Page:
DOWNTOWN — More than half of Field Museum employees have signed union authorization cards, organizers said, as they push to formally unionize and bargain for better pay and benefits.
Members of Field Museum Workers United delivered a letter Tuesday to museum President and CEO Julian Siggers. The letter gives a Monday deadline for Siggers to sign the agreement recognizing the union and American Federation of State, County & Municipal Employees Council 31 as the workers’ union representatives.
AFSCME Council 13 is the largest union for cultural workers nationwide.
Their primary reasons for wanting to unionize include higher wages, career stability and stable benefits, workers said.
“Julian and his executive team [have said] in all staff emails and in public statements … that they will respect our process and work with us if we choose to form a union … our letter asks Julian to be as good as his word,” said Karl Bitikofer, a teen STEM learning experience coordinator at the museum.
Emma Turner-Trujillo, an assistant registrar, said in a press conference Tuesday she is one of many staff members who work two jobs in order to pursue a career at the Field Museum.
Turner-Trujillo recalled seeing several colleagues laid off at the height of the pandemic. Seventy-one positions were eliminated and an additional 56 employees were furloughed in June 2020, according to a museum press release at the time.
Many of those who lost their jobs had been with the museum for decades, Turner-Trujillo said.
“The next wave of ruthless layoffs can happen at any time. I’ve seen colleagues in tears and burnt out to the point of leaving museums entirely. We are taking a stand to stop this cycle,” Turner-Trujillo said.
Workers also expressed concerns over alleged “union busting” tactics by the museum administration to deter staff from organizing and signing union authorization cards. That included leadership “hiring an anti-union law firm,” “telling staff they are not eligible for the union” and “holding required staff meetings to discourage union participation,” workers said at the press conference.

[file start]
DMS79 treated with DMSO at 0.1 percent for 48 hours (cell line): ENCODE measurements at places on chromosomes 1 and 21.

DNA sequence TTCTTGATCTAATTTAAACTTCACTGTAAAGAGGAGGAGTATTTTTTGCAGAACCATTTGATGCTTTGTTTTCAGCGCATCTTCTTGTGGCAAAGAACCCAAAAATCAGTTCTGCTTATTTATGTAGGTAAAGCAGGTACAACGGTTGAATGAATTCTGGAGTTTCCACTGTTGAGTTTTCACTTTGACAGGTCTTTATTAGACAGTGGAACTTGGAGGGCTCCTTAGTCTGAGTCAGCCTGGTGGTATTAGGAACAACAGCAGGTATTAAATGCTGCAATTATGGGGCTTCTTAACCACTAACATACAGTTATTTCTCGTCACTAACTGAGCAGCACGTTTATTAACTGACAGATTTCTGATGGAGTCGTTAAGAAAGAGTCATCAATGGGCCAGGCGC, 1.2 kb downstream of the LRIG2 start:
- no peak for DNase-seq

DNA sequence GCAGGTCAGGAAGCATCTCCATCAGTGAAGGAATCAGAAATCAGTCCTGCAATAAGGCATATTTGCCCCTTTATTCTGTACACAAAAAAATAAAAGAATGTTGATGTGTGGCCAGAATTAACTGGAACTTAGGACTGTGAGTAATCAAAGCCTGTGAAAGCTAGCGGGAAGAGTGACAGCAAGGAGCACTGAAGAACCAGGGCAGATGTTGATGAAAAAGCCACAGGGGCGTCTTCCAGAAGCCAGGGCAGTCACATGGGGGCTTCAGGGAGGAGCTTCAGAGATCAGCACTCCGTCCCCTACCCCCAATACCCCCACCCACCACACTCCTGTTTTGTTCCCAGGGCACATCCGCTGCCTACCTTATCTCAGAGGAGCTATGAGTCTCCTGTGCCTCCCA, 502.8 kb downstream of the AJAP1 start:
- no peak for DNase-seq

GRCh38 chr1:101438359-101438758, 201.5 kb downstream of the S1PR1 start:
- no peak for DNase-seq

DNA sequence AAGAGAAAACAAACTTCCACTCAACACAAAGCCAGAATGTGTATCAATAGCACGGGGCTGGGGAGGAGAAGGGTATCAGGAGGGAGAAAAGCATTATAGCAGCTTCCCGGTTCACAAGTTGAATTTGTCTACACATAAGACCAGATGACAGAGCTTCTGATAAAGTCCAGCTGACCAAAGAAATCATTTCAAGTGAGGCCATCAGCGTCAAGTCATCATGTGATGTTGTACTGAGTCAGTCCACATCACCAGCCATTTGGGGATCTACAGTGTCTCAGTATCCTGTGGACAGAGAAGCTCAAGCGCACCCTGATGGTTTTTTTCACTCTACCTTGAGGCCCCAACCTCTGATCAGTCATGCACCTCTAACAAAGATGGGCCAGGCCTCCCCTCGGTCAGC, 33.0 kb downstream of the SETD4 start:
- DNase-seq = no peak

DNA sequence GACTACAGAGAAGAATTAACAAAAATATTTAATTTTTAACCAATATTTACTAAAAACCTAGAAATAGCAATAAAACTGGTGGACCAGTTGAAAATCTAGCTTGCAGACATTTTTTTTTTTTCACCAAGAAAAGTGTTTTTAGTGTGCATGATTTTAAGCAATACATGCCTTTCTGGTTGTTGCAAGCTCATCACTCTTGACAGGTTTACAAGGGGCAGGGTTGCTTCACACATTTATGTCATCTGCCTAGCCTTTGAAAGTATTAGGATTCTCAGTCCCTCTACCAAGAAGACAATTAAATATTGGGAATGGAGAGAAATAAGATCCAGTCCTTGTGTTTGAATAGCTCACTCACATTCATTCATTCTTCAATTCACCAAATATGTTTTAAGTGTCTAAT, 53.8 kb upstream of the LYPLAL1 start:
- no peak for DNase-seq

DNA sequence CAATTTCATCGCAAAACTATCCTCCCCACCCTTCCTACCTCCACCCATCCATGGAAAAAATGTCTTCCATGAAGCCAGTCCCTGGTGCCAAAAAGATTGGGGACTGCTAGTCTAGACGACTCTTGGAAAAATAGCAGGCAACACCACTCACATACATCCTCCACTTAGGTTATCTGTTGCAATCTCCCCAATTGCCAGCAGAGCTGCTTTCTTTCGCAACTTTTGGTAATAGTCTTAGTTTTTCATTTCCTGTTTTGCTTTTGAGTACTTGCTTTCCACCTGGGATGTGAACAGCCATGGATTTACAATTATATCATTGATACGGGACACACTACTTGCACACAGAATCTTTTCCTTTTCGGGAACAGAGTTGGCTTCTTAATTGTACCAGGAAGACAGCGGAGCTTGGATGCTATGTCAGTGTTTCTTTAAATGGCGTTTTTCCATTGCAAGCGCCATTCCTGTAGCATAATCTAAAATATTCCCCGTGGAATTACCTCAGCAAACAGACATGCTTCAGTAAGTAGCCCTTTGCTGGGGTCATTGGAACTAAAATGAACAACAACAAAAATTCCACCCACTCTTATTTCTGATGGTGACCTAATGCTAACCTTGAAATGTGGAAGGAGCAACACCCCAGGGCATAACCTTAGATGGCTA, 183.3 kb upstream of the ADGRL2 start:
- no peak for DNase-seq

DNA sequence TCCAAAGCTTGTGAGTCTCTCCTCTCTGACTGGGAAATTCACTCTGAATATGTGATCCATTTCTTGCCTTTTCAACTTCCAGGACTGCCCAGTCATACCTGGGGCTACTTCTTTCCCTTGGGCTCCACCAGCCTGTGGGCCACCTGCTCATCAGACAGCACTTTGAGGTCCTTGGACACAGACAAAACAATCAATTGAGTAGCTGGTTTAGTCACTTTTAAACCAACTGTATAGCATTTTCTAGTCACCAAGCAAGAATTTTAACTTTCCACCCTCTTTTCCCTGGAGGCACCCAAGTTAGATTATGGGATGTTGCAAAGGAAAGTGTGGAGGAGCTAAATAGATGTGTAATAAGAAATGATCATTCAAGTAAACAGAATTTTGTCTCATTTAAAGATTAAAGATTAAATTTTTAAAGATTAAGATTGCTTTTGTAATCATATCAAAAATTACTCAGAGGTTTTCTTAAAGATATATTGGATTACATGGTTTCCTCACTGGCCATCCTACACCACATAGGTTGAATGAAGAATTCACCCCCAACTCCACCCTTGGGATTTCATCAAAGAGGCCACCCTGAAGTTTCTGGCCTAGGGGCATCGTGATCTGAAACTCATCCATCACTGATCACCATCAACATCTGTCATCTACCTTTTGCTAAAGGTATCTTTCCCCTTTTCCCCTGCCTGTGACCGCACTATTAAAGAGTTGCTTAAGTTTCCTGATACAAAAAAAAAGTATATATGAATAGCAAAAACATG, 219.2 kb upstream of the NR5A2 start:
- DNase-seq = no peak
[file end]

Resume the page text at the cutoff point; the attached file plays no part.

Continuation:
Field Museum representatives did not return a request for comment.
Bob Reiter, president of the Chicago Federation of Labor and Alds. Andre Vasquez (40th) and Rossana Rodriguez-Sanchez (33rd) attended the press conference to support the workers.
“A strong majority has already signed their union cards with Field Museum Workers United and they are continuing those conversations every day and collecting more and more cards….that majority is just getting stronger as we go,” said Anders Lindall, director of public affairs for AFSCME Council 31.
If Siggers voluntarily recognizes Field Museum Workers United, union representatives hope to move forward with establishing a neutral third party to verify the signed union authorization cards, organizers said.
If museum leaders do not to recognize the union, the issue would go to a vote through the National Labor Relations Board, Lindall said. A majority vote in favor of the union will certify the union, Lindall said.
But that process will only delay the inevitable, since the majority of employees already support the union, Lindall said.
“If management truly respects our choice, then it is time for them to match words with actions,” Turner-Trujillo said.
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